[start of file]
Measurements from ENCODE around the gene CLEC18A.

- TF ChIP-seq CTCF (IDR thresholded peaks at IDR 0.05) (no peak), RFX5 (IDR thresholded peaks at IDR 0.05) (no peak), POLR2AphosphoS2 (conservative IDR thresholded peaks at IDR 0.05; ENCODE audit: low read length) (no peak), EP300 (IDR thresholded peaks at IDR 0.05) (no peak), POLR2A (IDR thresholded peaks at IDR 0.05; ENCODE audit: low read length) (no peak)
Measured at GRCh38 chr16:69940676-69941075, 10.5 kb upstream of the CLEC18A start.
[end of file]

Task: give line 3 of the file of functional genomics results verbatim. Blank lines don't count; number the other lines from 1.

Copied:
Measured at GRCh38 chr16:69940676-69941075, 10.5 kb upstream of the CLEC18A start.